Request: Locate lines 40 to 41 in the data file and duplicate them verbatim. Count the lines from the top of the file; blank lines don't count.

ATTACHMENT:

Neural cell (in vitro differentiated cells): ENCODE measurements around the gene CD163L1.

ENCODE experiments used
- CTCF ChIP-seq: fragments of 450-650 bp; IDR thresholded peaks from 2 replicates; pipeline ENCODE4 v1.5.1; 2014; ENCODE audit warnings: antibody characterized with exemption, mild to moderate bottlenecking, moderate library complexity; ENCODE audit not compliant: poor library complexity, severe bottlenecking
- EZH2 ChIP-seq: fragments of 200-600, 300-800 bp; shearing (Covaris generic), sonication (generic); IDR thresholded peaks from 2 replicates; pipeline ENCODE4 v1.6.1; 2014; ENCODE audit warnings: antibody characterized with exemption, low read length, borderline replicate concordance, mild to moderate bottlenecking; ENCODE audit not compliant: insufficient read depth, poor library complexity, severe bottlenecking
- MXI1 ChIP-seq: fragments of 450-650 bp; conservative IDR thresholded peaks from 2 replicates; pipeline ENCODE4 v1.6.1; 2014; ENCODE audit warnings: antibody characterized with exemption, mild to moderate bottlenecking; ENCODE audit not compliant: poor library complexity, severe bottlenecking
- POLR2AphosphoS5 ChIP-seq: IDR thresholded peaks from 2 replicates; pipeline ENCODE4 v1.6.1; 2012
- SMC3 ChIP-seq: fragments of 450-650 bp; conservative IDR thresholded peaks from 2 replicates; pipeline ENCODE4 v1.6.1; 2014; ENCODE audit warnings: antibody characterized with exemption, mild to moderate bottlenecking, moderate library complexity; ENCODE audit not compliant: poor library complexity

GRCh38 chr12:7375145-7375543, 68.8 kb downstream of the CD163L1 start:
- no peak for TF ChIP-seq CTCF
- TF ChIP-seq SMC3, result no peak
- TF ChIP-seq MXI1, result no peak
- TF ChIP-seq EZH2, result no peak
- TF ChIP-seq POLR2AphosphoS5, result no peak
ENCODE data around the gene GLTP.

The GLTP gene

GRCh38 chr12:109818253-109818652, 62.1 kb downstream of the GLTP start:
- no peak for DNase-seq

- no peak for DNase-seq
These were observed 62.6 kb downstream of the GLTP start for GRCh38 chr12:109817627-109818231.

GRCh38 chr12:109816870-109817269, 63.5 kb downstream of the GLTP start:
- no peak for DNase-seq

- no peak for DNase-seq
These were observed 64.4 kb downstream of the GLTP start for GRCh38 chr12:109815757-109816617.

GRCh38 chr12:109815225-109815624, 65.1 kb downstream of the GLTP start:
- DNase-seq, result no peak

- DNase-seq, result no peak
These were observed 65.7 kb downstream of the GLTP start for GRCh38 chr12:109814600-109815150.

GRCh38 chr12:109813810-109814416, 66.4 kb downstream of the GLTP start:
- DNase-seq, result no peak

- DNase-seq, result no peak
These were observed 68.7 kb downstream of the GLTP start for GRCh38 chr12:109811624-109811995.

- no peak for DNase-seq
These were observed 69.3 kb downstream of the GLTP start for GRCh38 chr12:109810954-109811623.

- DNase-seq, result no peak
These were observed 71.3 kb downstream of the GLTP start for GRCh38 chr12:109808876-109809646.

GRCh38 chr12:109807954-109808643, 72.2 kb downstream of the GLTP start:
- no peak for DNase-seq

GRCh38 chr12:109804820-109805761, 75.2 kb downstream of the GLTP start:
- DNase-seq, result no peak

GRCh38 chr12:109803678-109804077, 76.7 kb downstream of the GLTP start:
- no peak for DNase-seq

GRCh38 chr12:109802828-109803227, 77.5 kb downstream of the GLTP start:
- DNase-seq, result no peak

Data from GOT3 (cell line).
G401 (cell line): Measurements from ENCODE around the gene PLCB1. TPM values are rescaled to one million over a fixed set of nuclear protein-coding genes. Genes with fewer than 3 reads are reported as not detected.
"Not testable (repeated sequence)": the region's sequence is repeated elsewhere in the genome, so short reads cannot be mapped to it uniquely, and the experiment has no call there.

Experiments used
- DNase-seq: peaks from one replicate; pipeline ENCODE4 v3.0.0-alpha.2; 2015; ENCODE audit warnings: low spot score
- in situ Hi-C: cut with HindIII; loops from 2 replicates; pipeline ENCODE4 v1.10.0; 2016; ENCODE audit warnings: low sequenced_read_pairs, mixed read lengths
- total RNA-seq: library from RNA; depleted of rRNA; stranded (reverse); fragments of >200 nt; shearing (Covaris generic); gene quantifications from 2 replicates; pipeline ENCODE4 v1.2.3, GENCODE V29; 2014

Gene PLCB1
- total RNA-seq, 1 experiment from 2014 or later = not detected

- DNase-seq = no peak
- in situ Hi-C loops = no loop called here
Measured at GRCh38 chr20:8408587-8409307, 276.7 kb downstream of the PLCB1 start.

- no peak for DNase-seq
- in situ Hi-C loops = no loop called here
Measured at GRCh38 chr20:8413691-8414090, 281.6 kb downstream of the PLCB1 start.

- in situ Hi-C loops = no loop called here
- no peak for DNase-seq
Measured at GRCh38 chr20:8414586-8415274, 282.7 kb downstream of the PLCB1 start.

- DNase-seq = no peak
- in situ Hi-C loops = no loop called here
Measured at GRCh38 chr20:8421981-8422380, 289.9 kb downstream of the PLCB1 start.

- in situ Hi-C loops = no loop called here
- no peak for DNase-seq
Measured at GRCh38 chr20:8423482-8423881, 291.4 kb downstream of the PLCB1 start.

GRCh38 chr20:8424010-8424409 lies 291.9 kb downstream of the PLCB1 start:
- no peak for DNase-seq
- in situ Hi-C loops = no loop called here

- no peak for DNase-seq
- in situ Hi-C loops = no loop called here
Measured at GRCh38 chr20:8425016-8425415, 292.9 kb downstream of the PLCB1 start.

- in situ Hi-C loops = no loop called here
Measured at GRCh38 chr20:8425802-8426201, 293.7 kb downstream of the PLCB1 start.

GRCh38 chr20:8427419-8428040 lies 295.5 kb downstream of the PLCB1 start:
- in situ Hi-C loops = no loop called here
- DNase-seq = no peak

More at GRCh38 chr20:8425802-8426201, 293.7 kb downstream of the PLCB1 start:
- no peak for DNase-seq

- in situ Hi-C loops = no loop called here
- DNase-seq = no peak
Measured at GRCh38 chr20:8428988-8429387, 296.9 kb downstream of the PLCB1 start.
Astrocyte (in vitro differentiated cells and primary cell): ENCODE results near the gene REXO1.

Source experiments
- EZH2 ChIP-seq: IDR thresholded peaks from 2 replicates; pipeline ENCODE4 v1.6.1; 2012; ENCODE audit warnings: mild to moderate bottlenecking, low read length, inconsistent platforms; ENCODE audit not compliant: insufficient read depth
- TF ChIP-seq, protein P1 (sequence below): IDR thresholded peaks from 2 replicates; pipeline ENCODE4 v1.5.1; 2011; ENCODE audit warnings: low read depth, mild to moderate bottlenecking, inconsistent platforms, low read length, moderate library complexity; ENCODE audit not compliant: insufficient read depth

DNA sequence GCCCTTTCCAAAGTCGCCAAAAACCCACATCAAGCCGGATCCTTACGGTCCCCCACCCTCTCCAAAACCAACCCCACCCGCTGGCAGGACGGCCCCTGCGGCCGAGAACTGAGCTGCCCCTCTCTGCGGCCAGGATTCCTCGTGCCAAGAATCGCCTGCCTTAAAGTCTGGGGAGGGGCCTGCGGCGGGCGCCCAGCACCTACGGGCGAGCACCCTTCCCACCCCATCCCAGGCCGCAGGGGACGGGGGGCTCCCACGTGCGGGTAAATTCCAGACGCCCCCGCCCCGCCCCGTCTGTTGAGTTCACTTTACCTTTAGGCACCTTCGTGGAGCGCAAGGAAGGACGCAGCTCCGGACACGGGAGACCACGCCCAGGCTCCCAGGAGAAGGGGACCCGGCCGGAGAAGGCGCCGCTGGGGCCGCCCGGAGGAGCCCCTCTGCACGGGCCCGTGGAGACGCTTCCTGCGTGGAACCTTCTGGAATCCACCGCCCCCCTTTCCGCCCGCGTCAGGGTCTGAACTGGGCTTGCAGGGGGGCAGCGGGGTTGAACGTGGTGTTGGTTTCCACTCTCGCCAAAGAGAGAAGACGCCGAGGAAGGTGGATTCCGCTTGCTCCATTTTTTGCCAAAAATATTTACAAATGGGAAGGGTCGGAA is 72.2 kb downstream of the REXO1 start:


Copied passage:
GRCh38 chr12:109803678-109804077, 76.7 kb downstream of the GLTP start:
- no peak for DNase-seq